Industrial 3ft narrow-gauge locomotive Handyman has joined the Statfold Narrow Gauge Museum Trust following a permanent transfer from the Science Museum Group.
The locomotive travelled from the National Railway Museum in York to Statfold, ready for public display in time for the Enthusiast Weekend: Trangkil 50 event on June 12/13.
What is Handyman?
Handyman is a 3ft gauge 0-4-0 saddle tank built in 1900 by Hudswell Clarke in Leeds for the Burton Ironstone Company in Northamptonshire.
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It is an example of the many thousands of small industrial steam locomotives that worked on privately owned railway systems at factories, mines and industrial sites across the country.
“Transferring the locomotive will ensure it can be restored and returned to public display for people to enjoy.”Andrew McLean, National Railway Museum
The locomotive spent its operational life moving ironstone at quarries in the East Midlands before ending up at Scaldwell Quarry which ceased operations in 1963.
Handyman was bought by a group of enthusiasts who saved it from being scrapped, but the locomotive was never fully restored and was eventually acquired by the National Railway Museum in 2008 to feature in a proposed display on railway construction.
However, this project never completed. Handyman’s purpose at the museum was already covered by the similar standard gauge Bauxite locomotive which remains in the Science Museum Group Collection.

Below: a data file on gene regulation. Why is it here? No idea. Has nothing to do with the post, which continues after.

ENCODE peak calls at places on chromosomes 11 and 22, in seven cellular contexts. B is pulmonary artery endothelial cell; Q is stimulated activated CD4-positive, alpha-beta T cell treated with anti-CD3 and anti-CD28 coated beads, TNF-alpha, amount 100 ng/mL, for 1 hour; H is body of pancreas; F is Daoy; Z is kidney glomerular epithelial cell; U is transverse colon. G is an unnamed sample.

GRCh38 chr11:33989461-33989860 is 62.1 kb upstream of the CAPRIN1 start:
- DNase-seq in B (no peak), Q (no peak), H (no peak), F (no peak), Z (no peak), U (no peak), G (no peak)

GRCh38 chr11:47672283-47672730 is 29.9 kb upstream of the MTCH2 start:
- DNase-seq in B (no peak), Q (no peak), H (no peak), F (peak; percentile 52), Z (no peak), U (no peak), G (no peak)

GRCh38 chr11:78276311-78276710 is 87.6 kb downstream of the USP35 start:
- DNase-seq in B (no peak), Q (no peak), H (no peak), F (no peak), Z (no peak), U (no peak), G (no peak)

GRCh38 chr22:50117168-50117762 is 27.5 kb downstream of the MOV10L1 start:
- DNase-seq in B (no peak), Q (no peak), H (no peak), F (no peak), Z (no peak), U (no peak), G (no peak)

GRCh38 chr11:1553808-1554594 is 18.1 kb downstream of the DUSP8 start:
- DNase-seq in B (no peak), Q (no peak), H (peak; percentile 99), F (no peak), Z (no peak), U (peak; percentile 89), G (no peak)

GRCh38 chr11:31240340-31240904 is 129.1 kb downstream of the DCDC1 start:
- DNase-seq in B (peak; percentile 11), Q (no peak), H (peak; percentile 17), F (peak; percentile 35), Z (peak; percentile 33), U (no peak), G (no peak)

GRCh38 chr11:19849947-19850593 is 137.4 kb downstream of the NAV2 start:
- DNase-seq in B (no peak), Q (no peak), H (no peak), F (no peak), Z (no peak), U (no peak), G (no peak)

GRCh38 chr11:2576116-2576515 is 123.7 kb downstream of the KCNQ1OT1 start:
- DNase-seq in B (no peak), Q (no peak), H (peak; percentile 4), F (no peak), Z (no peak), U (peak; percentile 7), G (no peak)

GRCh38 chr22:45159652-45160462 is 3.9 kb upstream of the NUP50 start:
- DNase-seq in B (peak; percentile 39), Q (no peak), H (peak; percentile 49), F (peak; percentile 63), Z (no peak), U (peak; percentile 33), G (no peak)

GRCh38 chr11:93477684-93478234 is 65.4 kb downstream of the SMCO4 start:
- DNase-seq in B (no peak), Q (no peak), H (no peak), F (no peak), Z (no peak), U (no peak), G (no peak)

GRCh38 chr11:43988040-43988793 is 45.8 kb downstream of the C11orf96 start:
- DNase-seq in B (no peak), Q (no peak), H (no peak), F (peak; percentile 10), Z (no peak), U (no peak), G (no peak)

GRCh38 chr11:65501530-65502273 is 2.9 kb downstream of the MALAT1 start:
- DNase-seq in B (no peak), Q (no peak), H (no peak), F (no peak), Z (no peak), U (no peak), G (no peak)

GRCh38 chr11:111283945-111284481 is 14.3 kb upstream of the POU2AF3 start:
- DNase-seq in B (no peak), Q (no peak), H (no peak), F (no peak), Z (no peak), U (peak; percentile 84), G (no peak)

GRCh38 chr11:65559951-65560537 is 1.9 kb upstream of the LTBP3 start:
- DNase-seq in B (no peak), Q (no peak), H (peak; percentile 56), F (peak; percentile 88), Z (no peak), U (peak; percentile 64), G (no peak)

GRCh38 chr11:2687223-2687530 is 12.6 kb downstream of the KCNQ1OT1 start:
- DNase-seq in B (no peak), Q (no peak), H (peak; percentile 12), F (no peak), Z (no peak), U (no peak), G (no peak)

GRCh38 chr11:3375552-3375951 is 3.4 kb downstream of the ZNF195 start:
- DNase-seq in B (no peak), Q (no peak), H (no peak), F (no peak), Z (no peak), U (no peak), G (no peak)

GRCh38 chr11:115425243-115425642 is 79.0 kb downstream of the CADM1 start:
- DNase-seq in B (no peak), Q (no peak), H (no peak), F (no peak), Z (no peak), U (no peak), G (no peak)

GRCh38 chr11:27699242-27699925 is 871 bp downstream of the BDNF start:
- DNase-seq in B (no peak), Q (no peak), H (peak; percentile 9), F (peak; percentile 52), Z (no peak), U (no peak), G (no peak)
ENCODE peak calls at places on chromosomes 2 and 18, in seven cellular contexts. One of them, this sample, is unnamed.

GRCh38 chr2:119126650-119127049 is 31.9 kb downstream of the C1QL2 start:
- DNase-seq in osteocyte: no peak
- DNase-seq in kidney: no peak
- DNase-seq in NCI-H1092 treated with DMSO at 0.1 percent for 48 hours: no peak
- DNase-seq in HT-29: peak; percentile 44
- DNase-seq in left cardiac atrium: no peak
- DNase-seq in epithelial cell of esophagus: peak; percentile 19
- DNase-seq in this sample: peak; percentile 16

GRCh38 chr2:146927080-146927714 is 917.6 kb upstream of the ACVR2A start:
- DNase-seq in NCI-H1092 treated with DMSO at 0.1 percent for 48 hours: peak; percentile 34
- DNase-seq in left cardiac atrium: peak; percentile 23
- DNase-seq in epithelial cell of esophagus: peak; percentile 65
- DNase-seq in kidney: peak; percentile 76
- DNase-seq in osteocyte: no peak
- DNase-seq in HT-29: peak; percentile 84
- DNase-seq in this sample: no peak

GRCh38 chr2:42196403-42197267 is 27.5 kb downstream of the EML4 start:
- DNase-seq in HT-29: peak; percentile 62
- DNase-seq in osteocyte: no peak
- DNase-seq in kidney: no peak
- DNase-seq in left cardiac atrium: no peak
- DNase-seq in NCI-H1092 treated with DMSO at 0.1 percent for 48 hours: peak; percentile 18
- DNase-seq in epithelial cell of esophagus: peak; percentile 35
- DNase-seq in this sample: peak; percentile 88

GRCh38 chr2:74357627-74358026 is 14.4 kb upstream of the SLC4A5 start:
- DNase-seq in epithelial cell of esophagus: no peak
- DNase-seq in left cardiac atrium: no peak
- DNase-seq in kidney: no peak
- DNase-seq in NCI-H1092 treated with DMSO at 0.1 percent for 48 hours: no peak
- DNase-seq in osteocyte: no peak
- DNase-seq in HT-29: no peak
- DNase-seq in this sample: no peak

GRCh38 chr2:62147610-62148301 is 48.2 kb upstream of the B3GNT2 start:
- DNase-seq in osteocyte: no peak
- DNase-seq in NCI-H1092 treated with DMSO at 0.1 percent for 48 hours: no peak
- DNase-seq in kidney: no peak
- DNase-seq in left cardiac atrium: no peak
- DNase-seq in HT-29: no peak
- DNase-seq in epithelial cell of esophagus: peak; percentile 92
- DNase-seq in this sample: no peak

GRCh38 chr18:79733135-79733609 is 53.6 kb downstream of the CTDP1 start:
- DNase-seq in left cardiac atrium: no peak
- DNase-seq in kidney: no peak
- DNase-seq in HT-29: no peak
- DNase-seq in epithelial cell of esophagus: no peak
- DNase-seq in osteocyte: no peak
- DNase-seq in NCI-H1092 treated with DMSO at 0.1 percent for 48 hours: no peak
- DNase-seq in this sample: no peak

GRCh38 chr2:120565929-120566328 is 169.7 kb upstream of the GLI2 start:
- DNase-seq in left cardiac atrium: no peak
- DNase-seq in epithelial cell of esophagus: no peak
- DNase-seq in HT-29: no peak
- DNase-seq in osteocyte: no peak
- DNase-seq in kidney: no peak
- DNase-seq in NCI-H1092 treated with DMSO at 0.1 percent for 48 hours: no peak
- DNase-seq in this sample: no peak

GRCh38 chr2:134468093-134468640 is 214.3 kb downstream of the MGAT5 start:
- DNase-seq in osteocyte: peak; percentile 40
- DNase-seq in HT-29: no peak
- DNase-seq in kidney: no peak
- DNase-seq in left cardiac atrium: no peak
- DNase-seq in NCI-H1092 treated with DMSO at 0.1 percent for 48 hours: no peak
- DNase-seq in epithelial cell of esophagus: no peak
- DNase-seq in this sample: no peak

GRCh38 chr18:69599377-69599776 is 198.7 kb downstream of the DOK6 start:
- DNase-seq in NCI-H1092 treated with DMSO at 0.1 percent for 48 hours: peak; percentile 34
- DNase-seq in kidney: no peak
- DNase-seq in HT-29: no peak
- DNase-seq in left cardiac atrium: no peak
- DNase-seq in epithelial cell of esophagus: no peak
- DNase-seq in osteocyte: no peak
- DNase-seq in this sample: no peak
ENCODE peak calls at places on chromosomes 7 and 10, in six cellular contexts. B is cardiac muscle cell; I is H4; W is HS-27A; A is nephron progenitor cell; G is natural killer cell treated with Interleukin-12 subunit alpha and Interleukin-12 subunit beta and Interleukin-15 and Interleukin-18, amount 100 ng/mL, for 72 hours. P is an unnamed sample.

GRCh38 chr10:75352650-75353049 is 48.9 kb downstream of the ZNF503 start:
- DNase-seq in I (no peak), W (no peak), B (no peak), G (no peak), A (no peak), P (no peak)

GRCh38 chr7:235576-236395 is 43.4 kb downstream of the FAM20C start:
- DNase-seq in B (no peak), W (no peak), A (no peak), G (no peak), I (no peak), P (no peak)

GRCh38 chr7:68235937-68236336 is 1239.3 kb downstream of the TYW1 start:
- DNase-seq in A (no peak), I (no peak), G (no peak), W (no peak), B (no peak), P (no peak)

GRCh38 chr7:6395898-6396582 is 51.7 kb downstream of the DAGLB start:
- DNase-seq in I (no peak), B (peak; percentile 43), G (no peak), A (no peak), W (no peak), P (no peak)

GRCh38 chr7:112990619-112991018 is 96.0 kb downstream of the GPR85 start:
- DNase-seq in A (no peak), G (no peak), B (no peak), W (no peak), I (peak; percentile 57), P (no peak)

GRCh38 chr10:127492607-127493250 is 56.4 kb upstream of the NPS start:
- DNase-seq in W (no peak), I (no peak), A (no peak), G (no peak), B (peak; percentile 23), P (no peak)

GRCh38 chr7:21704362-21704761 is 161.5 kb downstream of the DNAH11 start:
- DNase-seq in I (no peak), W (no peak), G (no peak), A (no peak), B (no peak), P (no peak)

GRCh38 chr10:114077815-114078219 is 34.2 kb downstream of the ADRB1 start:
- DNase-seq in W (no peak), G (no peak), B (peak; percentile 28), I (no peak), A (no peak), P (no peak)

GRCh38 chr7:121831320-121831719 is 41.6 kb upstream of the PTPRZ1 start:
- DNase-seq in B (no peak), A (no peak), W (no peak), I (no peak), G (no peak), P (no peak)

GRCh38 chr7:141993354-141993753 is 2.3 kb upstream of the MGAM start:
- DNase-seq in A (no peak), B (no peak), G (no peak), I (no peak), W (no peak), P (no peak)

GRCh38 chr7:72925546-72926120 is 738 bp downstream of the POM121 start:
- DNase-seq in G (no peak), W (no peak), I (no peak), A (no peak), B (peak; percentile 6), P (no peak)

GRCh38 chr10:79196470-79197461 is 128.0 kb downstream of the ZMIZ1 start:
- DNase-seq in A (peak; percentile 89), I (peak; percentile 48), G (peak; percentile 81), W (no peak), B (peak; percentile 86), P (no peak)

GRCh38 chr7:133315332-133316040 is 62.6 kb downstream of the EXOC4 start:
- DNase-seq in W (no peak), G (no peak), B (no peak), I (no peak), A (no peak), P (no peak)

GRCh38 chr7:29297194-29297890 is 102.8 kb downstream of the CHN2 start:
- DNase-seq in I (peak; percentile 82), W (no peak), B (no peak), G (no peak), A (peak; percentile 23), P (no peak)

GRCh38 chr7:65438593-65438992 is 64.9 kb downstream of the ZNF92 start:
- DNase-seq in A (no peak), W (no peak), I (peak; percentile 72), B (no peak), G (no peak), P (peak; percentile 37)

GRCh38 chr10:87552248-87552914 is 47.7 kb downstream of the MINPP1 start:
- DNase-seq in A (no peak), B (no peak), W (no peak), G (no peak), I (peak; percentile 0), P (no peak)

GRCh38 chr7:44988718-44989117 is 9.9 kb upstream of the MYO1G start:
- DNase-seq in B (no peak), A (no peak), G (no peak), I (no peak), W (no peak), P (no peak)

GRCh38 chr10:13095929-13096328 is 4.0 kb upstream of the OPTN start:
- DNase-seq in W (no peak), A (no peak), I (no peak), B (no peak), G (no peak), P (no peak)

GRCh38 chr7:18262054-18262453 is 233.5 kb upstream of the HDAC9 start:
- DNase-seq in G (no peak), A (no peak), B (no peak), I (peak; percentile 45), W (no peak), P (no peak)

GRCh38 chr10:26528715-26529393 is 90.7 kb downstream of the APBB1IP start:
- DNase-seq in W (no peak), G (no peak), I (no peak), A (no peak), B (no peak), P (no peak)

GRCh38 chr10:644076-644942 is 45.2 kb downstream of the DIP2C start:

After completing an application to receive the locomotive, which was then assessed for suitability, the Science Museum Group’s Board of Trustees approved the transfer of Handyman to Statfold Narrow Gauge Trust. Handyman joins the museum and heritage railway’s extensive collection of more than 30 narrow-gauge locomotives.
Statfold Railway and Museum is home to the old Burton to Ashby Tram and one of the largest collections of narrow-gauge historic steam, diesel and electric locomotives in the country.
Henry Noon, Trustee of Statfold Narrow Gauge Museum Trust, said: “We are delighted to have Handyman at the Statfold Narrow Gauge Museum Trust. Not only does it add to our Hunslet and Hudswell Clarke theme it also adds to the narrow-gauge story being told in our dedicated Narrow-Gauge Museum, being our only 3` gauge locomotive. Handyman will now undergo a thorough cosmetic restoration to the same standard we applied with “Hodbarrow”.”
Andrew McLean, Assistant Director and Head Curator of the National Railway Museum, said: “This is a very positive development which will restart the restoration of Handyman which given the amount of work required and the resources available, would not be a viable project for the National Railway Museum. Transferring the locomotive to a new owner in a more appropriate setting, will ensure it can be restored and returned to public display for people to enjoy.”
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